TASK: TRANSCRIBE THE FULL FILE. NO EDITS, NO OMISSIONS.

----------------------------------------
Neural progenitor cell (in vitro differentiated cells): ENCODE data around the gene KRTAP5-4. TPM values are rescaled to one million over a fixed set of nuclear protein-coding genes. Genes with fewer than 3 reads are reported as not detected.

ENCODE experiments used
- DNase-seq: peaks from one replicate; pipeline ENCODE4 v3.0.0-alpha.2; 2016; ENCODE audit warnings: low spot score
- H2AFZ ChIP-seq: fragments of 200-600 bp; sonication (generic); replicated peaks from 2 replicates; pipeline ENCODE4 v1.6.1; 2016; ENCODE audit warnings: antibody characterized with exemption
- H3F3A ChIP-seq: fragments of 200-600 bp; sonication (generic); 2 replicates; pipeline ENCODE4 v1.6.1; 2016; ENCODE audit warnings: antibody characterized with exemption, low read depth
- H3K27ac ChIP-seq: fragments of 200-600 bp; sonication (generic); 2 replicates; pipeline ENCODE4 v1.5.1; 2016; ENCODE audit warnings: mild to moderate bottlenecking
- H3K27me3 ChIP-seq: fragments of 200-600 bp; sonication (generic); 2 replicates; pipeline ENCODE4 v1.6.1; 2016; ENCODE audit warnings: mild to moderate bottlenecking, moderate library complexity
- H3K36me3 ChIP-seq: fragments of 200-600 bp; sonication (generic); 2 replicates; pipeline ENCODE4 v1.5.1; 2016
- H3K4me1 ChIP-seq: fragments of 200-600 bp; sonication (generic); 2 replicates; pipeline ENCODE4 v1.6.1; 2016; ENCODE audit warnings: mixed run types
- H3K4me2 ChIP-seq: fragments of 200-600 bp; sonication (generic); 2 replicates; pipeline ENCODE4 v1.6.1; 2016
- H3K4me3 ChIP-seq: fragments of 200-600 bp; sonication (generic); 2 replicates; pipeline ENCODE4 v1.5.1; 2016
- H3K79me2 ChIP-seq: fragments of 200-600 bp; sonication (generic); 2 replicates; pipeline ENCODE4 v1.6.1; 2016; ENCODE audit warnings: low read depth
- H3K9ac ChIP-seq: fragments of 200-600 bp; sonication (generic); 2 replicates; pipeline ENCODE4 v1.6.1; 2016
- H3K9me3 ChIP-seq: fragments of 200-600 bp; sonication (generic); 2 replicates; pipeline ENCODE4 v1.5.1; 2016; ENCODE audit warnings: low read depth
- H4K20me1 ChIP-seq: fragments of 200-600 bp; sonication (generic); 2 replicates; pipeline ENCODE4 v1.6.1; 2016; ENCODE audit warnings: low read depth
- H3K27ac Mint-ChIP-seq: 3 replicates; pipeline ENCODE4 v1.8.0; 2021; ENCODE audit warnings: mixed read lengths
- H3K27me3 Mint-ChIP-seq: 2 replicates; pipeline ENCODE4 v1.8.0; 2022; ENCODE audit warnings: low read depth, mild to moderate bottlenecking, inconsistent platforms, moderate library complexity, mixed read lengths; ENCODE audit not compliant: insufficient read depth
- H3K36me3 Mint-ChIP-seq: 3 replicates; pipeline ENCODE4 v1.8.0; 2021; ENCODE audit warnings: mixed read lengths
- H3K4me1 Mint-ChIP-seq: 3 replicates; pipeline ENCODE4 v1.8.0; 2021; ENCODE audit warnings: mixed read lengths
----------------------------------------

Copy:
Neural progenitor cell (in vitro differentiated cells): ENCODE data around the gene KRTAP5-4. TPM values are rescaled to one million over a fixed set of nuclear protein-coding genes. Genes with fewer than 3 reads are reported as not detected.

ENCODE experiments used
- DNase-seq: peaks from one replicate; pipeline ENCODE4 v3.0.0-alpha.2; 2016; ENCODE audit warnings: low spot score
- H2AFZ ChIP-seq: fragments of 200-600 bp; sonication (generic); replicated peaks from 2 replicates; pipeline ENCODE4 v1.6.1; 2016; ENCODE audit warnings: antibody characterized with exemption
- H3F3A ChIP-seq: fragments of 200-600 bp; sonication (generic); 2 replicates; pipeline ENCODE4 v1.6.1; 2016; ENCODE audit warnings: antibody characterized with exemption, low read depth
- H3K27ac ChIP-seq: fragments of 200-600 bp; sonication (generic); 2 replicates; pipeline ENCODE4 v1.5.1; 2016; ENCODE audit warnings: mild to moderate bottlenecking
- H3K27me3 ChIP-seq: fragments of 200-600 bp; sonication (generic); 2 replicates; pipeline ENCODE4 v1.6.1; 2016; ENCODE audit warnings: mild to moderate bottlenecking, moderate library complexity
- H3K36me3 ChIP-seq: fragments of 200-600 bp; sonication (generic); 2 replicates; pipeline ENCODE4 v1.5.1; 2016
- H3K4me1 ChIP-seq: fragments of 200-600 bp; sonication (generic); 2 replicates; pipeline ENCODE4 v1.6.1; 2016; ENCODE audit warnings: mixed run types
- H3K4me2 ChIP-seq: fragments of 200-600 bp; sonication (generic); 2 replicates; pipeline ENCODE4 v1.6.1; 2016
- H3K4me3 ChIP-seq: fragments of 200-600 bp; sonication (generic); 2 replicates; pipeline ENCODE4 v1.5.1; 2016
- H3K79me2 ChIP-seq: fragments of 200-600 bp; sonication (generic); 2 replicates; pipeline ENCODE4 v1.6.1; 2016; ENCODE audit warnings: low read depth
- H3K9ac ChIP-seq: fragments of 200-600 bp; sonication (generic); 2 replicates; pipeline ENCODE4 v1.6.1; 2016
- H3K9me3 ChIP-seq: fragments of 200-600 bp; sonication (generic); 2 replicates; pipeline ENCODE4 v1.5.1; 2016; ENCODE audit warnings: low read depth
- H4K20me1 ChIP-seq: fragments of 200-600 bp; sonication (generic); 2 replicates; pipeline ENCODE4 v1.6.1; 2016; ENCODE audit warnings: low read depth
- H3K27ac Mint-ChIP-seq: 3 replicates; pipeline ENCODE4 v1.8.0; 2021; ENCODE audit warnings: mixed read lengths
- H3K27me3 Mint-ChIP-seq: 2 replicates; pipeline ENCODE4 v1.8.0; 2022; ENCODE audit warnings: low read depth, mild to moderate bottlenecking, inconsistent platforms, moderate library complexity, mixed read lengths; ENCODE audit not compliant: insufficient read depth
- H3K36me3 Mint-ChIP-seq: 3 replicates; pipeline ENCODE4 v1.8.0; 2021; ENCODE audit warnings: mixed read lengths
- H3K4me1 Mint-ChIP-seq: 3 replicates; pipeline ENCODE4 v1.8.0; 2021; ENCODE audit warnings: mixed read lengths